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143 Results

Exchange Rates, Retailers, and Importing: Theory and Firm-Level Evidence

Staff Working Paper 2019-34 Alex Chernoff, Patrick Alexander
We develop a model with firm heterogeneity in importing and cross-border shopping among consumers. Exchange-rate appreciations lower the cost of imported goods, but also lead to more cross-border shopping; hence, the net impact on aggregate retail prices and sales is ambiguous.
June 17, 2019

The merits of a floating exchange rate

Speech summary Lawrence L. Schembri Economics Society of Northern Alberta (ESNA) Edmonton, Alberta
Deputy Governor Lawrence Schembri explains how Canada’s monetary policy framework—inflation targeting underpinned by a flexible exchange rate—has proved to be the most durable in the post-war period.

Entrepreneurial Incentives and the Role of Initial Coin Offerings

Staff Working Paper 2019-18 Rod Garratt, Maarten van Oordt
Initial coin offerings (ICOs) are a new mode of financing start-ups that saw an explosion in popularity in 2017 but declined in popularity in the second half of 2018 as regulatory pressure, instances of fraud and reports of poor performance began to undermine their reputation.
Content Type(s): Staff research, Staff working papers Topic(s): Asset pricing, Exchange rates JEL Code(s): G, G3, G32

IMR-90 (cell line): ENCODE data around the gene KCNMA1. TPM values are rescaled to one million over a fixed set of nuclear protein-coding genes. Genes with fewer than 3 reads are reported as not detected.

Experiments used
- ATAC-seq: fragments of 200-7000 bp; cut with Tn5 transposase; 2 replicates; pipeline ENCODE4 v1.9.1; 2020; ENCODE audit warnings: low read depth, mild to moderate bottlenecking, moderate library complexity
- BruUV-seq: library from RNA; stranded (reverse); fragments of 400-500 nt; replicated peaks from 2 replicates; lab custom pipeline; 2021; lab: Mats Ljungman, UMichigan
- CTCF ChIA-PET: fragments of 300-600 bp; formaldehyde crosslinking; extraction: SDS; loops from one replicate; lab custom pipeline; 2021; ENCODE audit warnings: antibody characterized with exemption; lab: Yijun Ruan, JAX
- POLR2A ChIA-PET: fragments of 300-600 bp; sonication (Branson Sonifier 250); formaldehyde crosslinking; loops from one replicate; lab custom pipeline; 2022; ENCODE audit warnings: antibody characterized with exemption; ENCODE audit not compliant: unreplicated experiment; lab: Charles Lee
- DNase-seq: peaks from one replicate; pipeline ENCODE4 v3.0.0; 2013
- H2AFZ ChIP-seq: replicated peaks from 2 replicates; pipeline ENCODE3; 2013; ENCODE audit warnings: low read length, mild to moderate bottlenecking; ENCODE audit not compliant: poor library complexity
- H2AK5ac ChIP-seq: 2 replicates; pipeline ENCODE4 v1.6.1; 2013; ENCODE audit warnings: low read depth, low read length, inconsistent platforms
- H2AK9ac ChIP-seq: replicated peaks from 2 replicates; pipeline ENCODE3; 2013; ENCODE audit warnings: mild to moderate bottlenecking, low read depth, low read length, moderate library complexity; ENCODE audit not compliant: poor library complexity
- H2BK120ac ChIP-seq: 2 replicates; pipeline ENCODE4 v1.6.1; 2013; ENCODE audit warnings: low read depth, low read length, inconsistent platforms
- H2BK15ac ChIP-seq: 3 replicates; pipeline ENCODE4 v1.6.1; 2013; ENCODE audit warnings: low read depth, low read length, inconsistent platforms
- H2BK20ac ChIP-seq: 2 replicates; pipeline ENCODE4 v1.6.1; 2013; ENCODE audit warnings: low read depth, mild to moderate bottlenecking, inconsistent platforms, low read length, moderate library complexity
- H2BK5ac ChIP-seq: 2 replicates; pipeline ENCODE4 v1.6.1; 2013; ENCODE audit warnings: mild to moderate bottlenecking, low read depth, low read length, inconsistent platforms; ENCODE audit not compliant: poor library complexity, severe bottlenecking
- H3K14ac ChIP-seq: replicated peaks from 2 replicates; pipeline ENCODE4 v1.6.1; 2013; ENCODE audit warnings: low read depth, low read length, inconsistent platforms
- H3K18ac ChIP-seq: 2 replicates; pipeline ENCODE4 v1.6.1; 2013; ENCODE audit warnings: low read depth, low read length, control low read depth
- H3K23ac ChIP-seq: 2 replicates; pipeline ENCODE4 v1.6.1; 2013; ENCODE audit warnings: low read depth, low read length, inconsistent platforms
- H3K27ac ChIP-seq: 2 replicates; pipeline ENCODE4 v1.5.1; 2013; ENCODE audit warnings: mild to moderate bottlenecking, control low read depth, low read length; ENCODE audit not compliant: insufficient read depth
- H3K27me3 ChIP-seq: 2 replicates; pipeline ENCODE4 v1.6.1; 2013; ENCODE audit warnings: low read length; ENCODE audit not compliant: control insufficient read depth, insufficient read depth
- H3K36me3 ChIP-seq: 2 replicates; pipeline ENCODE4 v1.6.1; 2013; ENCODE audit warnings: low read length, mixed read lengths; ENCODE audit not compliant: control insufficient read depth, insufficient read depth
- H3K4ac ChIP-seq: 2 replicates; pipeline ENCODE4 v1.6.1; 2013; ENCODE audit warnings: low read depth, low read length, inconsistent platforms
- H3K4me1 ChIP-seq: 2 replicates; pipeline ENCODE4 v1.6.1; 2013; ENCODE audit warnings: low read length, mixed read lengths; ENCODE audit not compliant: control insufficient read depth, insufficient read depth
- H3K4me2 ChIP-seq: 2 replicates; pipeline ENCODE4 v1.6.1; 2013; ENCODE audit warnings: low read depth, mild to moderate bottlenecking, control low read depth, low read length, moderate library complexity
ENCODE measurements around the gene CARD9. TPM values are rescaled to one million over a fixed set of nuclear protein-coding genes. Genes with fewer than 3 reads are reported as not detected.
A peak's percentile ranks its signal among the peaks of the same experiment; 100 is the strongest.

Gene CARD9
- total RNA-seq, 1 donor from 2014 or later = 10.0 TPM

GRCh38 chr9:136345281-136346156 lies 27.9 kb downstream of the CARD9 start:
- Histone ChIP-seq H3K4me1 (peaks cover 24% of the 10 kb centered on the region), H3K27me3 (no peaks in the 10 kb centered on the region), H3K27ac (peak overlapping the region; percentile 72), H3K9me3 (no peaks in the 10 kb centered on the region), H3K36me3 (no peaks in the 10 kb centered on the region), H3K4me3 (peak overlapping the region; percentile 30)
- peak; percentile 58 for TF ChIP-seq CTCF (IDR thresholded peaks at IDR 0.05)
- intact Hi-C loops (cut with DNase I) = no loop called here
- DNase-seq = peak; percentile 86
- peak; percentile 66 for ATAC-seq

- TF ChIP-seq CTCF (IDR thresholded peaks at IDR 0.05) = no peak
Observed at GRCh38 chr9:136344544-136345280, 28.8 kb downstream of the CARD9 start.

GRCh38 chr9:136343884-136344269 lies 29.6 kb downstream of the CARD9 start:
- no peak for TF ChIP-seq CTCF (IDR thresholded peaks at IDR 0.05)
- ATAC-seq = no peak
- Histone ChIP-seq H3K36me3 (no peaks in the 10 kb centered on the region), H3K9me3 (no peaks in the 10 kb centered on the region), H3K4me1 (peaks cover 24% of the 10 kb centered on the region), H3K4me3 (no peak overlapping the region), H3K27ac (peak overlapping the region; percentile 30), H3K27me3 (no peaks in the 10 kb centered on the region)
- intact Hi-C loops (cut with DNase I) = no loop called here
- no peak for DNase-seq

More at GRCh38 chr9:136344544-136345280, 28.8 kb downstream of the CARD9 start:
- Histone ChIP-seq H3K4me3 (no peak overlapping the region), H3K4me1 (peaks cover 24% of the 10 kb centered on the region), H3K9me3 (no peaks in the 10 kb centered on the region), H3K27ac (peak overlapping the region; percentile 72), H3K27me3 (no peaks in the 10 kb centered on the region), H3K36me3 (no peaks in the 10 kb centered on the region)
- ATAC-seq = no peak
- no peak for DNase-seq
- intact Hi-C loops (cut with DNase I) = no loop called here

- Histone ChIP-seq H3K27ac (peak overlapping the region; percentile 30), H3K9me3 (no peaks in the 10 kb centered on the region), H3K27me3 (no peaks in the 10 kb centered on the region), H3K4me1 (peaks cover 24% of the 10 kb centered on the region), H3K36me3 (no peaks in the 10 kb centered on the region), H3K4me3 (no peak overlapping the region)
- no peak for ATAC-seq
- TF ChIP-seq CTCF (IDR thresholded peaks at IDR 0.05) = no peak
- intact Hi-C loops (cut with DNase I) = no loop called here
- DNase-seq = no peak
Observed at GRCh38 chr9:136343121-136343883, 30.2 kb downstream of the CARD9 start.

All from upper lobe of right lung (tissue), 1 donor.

Estimating the Effect of Exchange Rate Changes on Total Exports

Staff Working Paper 2019-17 Thierry Mayer, Walter Steingress
This paper shows that real effective exchange rate (REER) regressions, the standard approach for estimating the response of aggregate exports to exchange rate changes, imply biased estimates of the underlying elasticities. We provide a new aggregate regression specification that is consistent with bilateral trade flows micro-founded by the gravity equation.

The Impact of Surprising Monetary Policy Announcements on Exchange Rate Volatility

We identify a few Bank of Canada press releases that had the largest immediate impact on the exchange rate market. We find that volatility increases after these releases, but the effect is short-lived and mostly dissipates after the first hour, on average. Beyond the first hour, the size of the effect is similar to what we observe for other economic releases, such as those for inflation or economic growth data.

Markets Look Beyond the Headline

Staff Analytical Note 2018-37 Bruno Feunou, James Kyeong, Raisa Leiderman
Many reports and analyses interpret the release of new economic data based on the headline surprise—for instance, total inflation, real GDP growth and the unemployment rate. However, we find that headline news alone cannot adequately explain the responses of market prices to new information. Rather, market prices react more strongly, on average, to non-headline news such as the composition of GDP growth, quality of jobs created and revisions to past data. Thus, tracking the impact of non-headline information released on the news day is crucial in analyzing how markets interpret and react to new economic data.
Content Type(s): Staff research, Staff analytical notes Topic(s): Asset pricing, Exchange rates, Interest rates JEL Code(s): E, E4, E43, G, G1, G12, G14